ADMOS 2023

Error estimation for surrogate models with noisy small-sized training sets

  • Wackers, Jeroen (Centrale Nantes / CNRS)
  • Pehlivan Solak, Hayriye (Centrale Nantes / CNRS)
  • Pellegrini, Riccardo (CNR-INM)
  • Serani, Andrea (CNR-INM)
  • Diez, Matteo (CNR-INM)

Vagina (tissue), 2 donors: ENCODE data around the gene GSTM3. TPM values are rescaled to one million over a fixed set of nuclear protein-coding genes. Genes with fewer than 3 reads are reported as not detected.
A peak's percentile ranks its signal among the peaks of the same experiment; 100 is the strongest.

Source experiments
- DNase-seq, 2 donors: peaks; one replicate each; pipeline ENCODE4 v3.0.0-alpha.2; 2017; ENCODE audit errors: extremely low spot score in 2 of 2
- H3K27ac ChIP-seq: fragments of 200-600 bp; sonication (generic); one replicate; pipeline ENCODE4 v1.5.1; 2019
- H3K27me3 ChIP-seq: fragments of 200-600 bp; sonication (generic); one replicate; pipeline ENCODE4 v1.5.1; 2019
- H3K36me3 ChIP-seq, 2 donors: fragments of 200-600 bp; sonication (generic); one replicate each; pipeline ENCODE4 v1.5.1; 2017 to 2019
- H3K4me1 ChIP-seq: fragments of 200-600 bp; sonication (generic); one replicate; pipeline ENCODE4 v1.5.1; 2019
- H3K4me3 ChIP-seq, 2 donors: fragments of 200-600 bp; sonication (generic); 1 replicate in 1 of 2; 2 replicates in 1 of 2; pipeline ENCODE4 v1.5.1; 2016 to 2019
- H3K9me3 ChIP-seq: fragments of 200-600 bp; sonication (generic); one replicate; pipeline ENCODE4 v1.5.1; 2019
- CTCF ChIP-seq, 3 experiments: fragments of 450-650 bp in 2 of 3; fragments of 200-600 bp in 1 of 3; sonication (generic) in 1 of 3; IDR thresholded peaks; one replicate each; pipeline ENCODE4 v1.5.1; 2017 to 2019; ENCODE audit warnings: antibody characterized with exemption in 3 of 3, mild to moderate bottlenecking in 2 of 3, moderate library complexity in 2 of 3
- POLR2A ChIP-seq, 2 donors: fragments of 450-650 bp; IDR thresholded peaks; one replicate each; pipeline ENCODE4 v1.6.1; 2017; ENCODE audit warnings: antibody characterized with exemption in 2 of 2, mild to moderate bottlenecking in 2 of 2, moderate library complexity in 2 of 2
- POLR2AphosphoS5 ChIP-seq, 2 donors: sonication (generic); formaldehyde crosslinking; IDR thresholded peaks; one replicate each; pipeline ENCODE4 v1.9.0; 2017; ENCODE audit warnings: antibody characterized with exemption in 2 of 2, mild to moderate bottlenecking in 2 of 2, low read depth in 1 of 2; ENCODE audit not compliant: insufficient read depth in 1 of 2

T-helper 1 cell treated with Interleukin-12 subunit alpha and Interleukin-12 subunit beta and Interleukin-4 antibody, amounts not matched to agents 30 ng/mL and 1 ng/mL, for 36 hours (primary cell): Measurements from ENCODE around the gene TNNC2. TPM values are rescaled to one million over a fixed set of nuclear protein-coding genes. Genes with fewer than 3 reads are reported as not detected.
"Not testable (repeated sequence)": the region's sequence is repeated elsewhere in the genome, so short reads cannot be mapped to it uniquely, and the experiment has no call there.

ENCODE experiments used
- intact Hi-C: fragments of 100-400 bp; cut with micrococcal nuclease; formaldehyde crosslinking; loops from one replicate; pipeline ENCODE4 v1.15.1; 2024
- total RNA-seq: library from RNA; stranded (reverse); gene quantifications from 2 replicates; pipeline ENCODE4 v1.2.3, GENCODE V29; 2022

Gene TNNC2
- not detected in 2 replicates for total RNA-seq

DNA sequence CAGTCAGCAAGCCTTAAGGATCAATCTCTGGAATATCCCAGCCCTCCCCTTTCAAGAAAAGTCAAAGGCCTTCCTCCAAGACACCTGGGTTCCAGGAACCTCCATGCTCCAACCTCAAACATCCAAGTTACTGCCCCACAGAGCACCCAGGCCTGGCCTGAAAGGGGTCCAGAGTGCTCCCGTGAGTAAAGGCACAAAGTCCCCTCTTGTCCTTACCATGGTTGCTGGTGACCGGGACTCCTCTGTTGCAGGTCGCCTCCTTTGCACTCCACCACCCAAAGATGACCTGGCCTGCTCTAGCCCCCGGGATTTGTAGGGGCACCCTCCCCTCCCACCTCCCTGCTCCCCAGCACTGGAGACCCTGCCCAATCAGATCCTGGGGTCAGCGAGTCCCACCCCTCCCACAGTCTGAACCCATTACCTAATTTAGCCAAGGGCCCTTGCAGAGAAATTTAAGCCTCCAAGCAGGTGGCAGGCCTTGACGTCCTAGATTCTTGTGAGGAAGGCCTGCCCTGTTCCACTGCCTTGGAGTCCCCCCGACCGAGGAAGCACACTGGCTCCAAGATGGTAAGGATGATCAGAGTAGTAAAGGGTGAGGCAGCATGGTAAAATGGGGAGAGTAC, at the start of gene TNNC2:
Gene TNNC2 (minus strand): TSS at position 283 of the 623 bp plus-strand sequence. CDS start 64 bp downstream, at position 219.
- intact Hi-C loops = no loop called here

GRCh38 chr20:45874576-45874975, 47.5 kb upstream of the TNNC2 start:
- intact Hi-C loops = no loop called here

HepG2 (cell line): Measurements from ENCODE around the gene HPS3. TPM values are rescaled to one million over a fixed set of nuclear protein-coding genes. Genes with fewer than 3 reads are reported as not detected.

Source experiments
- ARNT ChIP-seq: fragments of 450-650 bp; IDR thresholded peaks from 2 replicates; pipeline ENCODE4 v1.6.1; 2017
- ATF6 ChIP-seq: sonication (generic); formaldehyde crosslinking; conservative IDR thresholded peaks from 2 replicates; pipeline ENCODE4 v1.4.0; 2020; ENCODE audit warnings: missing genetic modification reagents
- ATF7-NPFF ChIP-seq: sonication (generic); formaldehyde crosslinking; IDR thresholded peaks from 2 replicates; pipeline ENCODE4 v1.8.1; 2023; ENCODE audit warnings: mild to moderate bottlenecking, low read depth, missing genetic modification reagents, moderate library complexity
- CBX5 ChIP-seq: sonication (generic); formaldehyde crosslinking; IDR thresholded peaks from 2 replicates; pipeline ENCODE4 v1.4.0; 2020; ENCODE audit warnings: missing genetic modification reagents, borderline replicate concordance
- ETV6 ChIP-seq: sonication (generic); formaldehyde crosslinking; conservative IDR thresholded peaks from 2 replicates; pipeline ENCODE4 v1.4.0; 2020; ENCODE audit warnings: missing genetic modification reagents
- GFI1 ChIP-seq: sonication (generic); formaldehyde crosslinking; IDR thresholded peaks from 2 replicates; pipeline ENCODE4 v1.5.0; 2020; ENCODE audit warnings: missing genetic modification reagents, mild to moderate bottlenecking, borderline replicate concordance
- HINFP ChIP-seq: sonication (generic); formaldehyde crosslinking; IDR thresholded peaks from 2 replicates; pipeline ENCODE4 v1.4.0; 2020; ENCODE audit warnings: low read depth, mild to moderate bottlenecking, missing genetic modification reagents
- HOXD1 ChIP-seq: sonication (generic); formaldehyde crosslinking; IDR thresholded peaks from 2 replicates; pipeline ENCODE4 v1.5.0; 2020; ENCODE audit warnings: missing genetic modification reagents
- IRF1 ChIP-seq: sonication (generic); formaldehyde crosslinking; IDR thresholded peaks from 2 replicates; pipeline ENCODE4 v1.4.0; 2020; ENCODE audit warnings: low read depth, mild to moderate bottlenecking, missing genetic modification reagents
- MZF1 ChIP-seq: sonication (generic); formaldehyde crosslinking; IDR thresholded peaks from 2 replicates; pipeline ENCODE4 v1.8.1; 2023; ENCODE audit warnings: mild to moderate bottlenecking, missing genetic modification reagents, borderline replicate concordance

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Simulation-driven design optimization often uses surrogate models, where a limited number of simulations for different designs provides a dataset, through which an approximate model is fitted. The shape optimization is then performed over this surrogate model. For efficiency, modern approaches often construct the datasets adaptively, adding simulation points one by one where they are most likely to discover the optimum design. For reliable optimization, uncertainty estimation of the surrogate model is a necessity. Knowledge of the uncertainty allows to establish the regions where the optimum could be located; therefore, underestimating the uncertainty leads to adaptive sampling which concentrates on suboptimal regions and may miss the true optimum. Stochastic Radial Basis Functions (SRBF) provide an efficient uncertainty estimation, derived from the spread in a range of RBF fits with different kernels. We extend the SRBF approach by considering two complications: the number of data can be very small (less than 5 points, which corresponds to the start of an adaptive sampling process) and the data may be noisy. This requires three additions to the original SRBF uncertainty: - When it is estimated that locally, too few data are available for the RBF fits to accurately represent the true simulation response, the SRBF estimation is replaced by a default uncertainty estimation based only on the distances between the sampling points. _ The noise is filtered with least-squares fitting of the surrogate model using less RBF centers than sampling points. Like for SRBF, a range of RBF centers is tested and a noise-filtering uncertainty is derived from the spread of the data fits. - Even with perfect noise filtering, for a small dataset the local mean of the data may not correspond to the true simulation response. This introduces a mean-value uncertainty which is estimated with the Central Limit Theorem. In this paper, the new uncertainty estimation is presented and applied to analytical test problems and the shape optimisation of airfoils. The strengths and weaknesses of the approach are discussed, and potential areas for further development and improvement are identified.